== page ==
Research Professor, Psychiatry and Behavioral Sciences
University of Washington
Tel: 206-281-4050 Box: 359115
In the News:
- Sherry Willis Examines Link between Cognitive and Functional Decline in Older Adults (8/15/2017)
- Sherry Willis Explores the Use of Compensation Strategies Among Older Adults (2/6/2018)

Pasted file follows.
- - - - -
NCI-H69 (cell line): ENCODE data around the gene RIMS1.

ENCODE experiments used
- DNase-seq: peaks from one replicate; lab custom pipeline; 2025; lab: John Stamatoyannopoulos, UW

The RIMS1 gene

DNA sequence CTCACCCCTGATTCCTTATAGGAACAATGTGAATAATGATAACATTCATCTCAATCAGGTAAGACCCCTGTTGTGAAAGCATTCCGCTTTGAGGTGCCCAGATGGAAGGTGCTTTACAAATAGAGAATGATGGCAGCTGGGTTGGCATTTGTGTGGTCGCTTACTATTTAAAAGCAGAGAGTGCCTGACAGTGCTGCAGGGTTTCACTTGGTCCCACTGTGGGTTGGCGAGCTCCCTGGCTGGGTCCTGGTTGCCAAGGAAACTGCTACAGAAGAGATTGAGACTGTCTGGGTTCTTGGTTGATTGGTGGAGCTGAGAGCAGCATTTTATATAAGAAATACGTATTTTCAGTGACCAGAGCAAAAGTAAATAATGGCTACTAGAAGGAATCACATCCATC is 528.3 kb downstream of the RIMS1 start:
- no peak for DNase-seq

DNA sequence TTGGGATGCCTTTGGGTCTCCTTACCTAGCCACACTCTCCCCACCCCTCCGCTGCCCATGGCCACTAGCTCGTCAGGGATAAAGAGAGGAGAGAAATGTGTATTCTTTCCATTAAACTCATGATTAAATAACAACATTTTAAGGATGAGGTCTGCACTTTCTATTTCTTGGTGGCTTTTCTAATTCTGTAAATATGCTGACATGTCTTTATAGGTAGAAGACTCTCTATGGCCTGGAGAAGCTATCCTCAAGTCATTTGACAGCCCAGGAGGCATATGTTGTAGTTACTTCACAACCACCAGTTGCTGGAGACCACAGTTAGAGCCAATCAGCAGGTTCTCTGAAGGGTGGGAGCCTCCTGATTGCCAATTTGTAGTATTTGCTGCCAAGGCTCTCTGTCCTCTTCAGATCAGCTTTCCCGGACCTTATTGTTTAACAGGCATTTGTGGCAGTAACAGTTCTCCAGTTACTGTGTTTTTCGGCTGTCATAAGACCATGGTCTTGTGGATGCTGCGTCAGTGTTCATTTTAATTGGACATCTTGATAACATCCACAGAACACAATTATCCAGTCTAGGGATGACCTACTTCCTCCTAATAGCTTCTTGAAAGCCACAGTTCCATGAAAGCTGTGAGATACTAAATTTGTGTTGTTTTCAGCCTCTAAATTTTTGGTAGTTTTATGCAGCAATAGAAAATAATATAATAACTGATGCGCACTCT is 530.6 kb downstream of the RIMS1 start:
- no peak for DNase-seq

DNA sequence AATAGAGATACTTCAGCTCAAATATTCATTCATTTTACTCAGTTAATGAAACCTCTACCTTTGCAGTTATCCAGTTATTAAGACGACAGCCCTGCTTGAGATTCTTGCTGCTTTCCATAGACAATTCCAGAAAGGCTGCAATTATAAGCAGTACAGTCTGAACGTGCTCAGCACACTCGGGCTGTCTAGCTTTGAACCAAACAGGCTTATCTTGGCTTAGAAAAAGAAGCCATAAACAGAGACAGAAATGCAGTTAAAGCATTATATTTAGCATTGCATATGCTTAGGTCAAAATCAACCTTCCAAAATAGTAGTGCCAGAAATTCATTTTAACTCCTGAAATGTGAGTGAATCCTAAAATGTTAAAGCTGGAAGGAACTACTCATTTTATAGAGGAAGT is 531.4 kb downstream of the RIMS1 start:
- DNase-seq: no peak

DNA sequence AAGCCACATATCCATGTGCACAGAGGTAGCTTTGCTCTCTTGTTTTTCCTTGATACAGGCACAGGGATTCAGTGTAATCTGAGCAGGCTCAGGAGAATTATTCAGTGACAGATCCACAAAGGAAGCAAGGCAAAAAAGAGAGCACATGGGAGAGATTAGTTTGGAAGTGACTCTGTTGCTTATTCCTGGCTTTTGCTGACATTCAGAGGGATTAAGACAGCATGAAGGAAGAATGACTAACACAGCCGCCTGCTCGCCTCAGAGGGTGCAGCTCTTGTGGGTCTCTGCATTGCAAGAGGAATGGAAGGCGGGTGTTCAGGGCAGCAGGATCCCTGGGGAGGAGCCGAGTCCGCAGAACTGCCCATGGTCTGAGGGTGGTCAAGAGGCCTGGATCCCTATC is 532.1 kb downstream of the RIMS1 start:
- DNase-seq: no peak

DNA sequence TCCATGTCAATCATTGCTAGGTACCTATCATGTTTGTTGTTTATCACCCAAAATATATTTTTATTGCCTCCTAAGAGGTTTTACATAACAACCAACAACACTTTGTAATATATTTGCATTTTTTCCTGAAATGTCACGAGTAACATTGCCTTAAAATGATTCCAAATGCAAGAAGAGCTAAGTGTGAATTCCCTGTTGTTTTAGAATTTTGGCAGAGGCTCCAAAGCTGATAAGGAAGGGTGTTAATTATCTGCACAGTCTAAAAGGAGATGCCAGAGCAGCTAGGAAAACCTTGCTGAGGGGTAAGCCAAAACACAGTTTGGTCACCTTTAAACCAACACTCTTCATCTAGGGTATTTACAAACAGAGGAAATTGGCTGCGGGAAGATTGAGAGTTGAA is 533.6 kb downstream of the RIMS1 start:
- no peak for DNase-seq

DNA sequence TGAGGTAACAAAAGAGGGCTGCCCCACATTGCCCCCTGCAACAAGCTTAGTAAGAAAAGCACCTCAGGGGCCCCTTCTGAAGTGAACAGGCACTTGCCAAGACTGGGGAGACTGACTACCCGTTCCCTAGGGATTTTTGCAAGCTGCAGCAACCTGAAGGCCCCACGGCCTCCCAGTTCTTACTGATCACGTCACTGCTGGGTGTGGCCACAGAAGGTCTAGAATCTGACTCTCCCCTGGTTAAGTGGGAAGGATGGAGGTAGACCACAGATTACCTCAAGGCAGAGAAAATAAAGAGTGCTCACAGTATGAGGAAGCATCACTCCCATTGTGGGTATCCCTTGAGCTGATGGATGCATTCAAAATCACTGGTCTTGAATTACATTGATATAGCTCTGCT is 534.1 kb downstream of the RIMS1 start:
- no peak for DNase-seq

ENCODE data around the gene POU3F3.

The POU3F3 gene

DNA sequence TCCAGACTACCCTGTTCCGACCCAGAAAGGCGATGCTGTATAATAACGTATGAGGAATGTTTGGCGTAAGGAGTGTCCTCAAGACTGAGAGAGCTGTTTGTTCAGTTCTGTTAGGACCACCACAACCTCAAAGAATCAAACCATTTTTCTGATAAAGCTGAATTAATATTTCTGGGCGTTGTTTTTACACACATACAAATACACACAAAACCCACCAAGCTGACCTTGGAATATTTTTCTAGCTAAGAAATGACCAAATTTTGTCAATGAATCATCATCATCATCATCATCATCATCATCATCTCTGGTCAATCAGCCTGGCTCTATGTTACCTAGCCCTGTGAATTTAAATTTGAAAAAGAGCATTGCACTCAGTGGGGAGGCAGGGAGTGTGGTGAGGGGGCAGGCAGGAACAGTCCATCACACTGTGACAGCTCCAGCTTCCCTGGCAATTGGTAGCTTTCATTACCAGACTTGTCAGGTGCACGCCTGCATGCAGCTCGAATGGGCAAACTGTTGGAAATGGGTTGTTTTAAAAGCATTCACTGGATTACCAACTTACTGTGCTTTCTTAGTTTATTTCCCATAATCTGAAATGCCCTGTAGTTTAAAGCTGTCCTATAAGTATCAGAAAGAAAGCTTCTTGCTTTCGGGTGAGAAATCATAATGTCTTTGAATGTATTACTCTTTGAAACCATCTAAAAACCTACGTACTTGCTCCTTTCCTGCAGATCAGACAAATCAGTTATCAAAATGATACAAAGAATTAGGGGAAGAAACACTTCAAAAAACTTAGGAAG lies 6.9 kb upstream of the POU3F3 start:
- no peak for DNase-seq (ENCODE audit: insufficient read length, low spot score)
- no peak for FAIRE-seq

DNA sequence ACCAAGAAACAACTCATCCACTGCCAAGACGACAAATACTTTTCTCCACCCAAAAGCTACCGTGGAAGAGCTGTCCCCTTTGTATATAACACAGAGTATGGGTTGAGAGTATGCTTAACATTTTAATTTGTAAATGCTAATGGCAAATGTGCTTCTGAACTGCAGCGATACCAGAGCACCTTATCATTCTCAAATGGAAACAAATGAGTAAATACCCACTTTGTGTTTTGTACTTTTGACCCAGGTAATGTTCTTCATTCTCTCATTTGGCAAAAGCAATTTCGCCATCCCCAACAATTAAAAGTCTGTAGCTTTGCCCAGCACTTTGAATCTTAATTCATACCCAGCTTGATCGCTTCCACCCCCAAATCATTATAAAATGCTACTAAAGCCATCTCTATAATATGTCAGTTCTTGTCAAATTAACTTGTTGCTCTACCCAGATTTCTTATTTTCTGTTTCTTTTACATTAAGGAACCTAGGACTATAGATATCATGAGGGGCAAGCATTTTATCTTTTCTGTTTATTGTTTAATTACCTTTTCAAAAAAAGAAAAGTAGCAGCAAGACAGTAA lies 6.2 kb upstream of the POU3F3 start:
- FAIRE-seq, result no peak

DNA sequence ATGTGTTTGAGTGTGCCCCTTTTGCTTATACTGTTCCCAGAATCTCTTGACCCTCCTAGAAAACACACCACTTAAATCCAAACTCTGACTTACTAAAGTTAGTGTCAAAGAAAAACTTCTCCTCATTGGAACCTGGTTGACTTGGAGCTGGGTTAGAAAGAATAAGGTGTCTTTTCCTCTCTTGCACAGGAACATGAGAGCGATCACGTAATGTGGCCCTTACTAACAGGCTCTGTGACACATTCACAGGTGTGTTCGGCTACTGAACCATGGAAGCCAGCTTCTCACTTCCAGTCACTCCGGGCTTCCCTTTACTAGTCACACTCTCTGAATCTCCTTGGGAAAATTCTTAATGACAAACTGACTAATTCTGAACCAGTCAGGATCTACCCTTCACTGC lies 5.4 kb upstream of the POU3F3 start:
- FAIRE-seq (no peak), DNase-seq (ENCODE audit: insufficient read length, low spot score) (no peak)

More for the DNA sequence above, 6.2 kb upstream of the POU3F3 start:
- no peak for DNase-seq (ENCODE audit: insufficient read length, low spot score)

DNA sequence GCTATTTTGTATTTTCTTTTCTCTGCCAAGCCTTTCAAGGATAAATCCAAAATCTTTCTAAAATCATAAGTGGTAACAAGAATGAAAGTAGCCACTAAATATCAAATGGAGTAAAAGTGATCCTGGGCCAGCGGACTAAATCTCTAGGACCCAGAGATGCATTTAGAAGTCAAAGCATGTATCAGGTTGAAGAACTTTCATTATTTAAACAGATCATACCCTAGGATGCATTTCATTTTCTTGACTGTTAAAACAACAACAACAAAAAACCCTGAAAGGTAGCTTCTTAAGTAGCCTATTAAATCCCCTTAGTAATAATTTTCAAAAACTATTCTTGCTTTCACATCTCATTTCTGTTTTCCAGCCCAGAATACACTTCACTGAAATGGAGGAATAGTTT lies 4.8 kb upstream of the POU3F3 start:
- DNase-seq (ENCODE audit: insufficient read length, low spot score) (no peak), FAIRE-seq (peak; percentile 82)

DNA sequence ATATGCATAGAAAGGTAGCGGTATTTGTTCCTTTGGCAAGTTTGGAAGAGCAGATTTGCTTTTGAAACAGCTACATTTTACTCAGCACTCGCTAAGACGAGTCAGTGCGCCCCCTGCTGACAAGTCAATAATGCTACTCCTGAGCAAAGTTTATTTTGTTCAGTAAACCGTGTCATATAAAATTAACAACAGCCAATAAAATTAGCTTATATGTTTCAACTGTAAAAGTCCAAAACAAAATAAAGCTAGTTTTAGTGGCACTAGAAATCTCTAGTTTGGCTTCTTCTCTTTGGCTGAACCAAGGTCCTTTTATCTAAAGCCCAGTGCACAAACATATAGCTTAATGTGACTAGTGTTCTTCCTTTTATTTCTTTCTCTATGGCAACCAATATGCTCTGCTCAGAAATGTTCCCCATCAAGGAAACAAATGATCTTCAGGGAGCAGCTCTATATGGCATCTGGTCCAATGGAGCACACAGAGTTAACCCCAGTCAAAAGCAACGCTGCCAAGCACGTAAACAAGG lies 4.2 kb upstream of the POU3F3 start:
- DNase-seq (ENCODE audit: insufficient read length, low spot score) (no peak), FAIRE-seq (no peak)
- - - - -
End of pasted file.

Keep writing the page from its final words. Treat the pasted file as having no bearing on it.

Sherry Willis’s research focuses on lifespan cognitive development, adult development and aging, cognitive interventions, midlife risks of cognitive impairment, and everyday functioning. Specifically, it addresses two questions regarding adult cognition and the role of cognition in maintenance of independent functioning by the elderly: The first question focuses on the impact of midlife health and functioning on risk of cognitive impairment and dementia in old age. It is well recognized that there is a lengthy preclinical phase prior to diagnosis of dementia. Midlife health and functioning may increase the risk of dementia, or alternatively, may be a critical period for development of protective factors which delay or moderate the impact of cognitive impairment. Dr. Willis, as co-director of the Seattle Longitudinal Study has a NIH MERIT award to utilize longitudinal data to examine midlife factors contributing to cognitive functioning in old age. Midlife risk factors include genetic variables (APOE e4), early onset of cardiovascular disease, memory decline in midlife, and family history of dementia. Midlife protective factors include a cognitively challenging work environment, physical and intellectual engagement, family environment, and maintenance of cognitive abilities. The second project focuses on the potential of cognitive interventions to maintain independent functioning in old age. For the past 10 years, Dr. Willis has been a PI on ACTIVE, an NIA funded national behavioral intervention clinical trial. Dr. Willis developed one of the cognitive intervention programs employed in the trial. Five years after training, elderly in the intervention arm maintained a higher level of cognitive functioning on the abilities trained and reported less difficulty in performing activities of independent living compared to controls. Dr. Willis has published in Journal of the American Medical Association (JAMA), Psychology and Aging, Behavioral Medicine, Generations, Journal of International Neuropsychology Society, European Journal of Ageing. The Seattle Longitudinal Study maintains a website with a public access data set and study publications here.